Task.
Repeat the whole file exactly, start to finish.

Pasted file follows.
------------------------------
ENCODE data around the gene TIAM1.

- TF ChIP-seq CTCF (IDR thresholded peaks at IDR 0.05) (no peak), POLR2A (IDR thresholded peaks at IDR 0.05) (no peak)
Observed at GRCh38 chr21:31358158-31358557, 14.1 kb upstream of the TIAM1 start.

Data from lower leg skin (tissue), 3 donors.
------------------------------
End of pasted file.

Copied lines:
ENCODE data around the gene TIAM1.

- TF ChIP-seq CTCF (IDR thresholded peaks at IDR 0.05) (no peak), POLR2A (IDR thresholded peaks at IDR 0.05) (no peak)
Observed at GRCh38 chr21:31358158-31358557, 14.1 kb upstream of the TIAM1 start.

Data from lower leg skin (tissue), 3 donors.